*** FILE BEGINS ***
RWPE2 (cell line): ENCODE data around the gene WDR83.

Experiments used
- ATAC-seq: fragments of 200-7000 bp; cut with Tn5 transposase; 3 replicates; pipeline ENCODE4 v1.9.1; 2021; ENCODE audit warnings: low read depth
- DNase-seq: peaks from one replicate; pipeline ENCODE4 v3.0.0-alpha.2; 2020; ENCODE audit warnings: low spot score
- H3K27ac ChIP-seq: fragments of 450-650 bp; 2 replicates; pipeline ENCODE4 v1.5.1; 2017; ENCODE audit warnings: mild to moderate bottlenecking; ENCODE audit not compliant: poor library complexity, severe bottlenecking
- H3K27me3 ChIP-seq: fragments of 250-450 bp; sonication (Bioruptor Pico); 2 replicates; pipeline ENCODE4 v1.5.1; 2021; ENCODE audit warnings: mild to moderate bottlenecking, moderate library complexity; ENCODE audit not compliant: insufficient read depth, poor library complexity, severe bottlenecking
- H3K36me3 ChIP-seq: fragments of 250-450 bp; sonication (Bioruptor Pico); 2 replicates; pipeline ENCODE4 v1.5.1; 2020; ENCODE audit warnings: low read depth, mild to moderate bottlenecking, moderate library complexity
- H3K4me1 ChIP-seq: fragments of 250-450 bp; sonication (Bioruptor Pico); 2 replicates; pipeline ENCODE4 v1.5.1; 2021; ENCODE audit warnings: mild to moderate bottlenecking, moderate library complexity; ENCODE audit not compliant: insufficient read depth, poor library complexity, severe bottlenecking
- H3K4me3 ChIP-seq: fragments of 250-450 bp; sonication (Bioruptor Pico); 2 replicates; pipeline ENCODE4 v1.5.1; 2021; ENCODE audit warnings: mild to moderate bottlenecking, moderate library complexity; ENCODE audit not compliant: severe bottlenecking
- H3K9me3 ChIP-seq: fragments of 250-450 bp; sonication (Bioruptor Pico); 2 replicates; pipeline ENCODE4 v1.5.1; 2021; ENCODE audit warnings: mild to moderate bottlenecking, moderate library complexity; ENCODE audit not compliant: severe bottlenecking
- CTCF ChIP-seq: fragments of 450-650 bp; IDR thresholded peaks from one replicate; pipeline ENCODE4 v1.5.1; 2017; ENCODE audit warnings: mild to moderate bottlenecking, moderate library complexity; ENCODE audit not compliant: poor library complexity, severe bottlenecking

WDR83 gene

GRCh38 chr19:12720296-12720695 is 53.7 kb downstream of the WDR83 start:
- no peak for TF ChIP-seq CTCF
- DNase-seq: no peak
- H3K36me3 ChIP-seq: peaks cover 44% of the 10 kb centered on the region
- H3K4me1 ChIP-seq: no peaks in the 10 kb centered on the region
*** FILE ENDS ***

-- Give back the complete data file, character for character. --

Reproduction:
RWPE2 (cell line): ENCODE data around the gene WDR83.

Experiments used
- ATAC-seq: fragments of 200-7000 bp; cut with Tn5 transposase; 3 replicates; pipeline ENCODE4 v1.9.1; 2021; ENCODE audit warnings: low read depth
- DNase-seq: peaks from one replicate; pipeline ENCODE4 v3.0.0-alpha.2; 2020; ENCODE audit warnings: low spot score
- H3K27ac ChIP-seq: fragments of 450-650 bp; 2 replicates; pipeline ENCODE4 v1.5.1; 2017; ENCODE audit warnings: mild to moderate bottlenecking; ENCODE audit not compliant: poor library complexity, severe bottlenecking
- H3K27me3 ChIP-seq: fragments of 250-450 bp; sonication (Bioruptor Pico); 2 replicates; pipeline ENCODE4 v1.5.1; 2021; ENCODE audit warnings: mild to moderate bottlenecking, moderate library complexity; ENCODE audit not compliant: insufficient read depth, poor library complexity, severe bottlenecking
- H3K36me3 ChIP-seq: fragments of 250-450 bp; sonication (Bioruptor Pico); 2 replicates; pipeline ENCODE4 v1.5.1; 2020; ENCODE audit warnings: low read depth, mild to moderate bottlenecking, moderate library complexity
- H3K4me1 ChIP-seq: fragments of 250-450 bp; sonication (Bioruptor Pico); 2 replicates; pipeline ENCODE4 v1.5.1; 2021; ENCODE audit warnings: mild to moderate bottlenecking, moderate library complexity; ENCODE audit not compliant: insufficient read depth, poor library complexity, severe bottlenecking
- H3K4me3 ChIP-seq: fragments of 250-450 bp; sonication (Bioruptor Pico); 2 replicates; pipeline ENCODE4 v1.5.1; 2021; ENCODE audit warnings: mild to moderate bottlenecking, moderate library complexity; ENCODE audit not compliant: severe bottlenecking
- H3K9me3 ChIP-seq: fragments of 250-450 bp; sonication (Bioruptor Pico); 2 replicates; pipeline ENCODE4 v1.5.1; 2021; ENCODE audit warnings: mild to moderate bottlenecking, moderate library complexity; ENCODE audit not compliant: severe bottlenecking
- CTCF ChIP-seq: fragments of 450-650 bp; IDR thresholded peaks from one replicate; pipeline ENCODE4 v1.5.1; 2017; ENCODE audit warnings: mild to moderate bottlenecking, moderate library complexity; ENCODE audit not compliant: poor library complexity, severe bottlenecking

WDR83 gene

GRCh38 chr19:12720296-12720695 is 53.7 kb downstream of the WDR83 start:
- no peak for TF ChIP-seq CTCF
- DNase-seq: no peak
- H3K36me3 ChIP-seq: peaks cover 44% of the 10 kb centered on the region
- H3K4me1 ChIP-seq: no peaks in the 10 kb centered on the region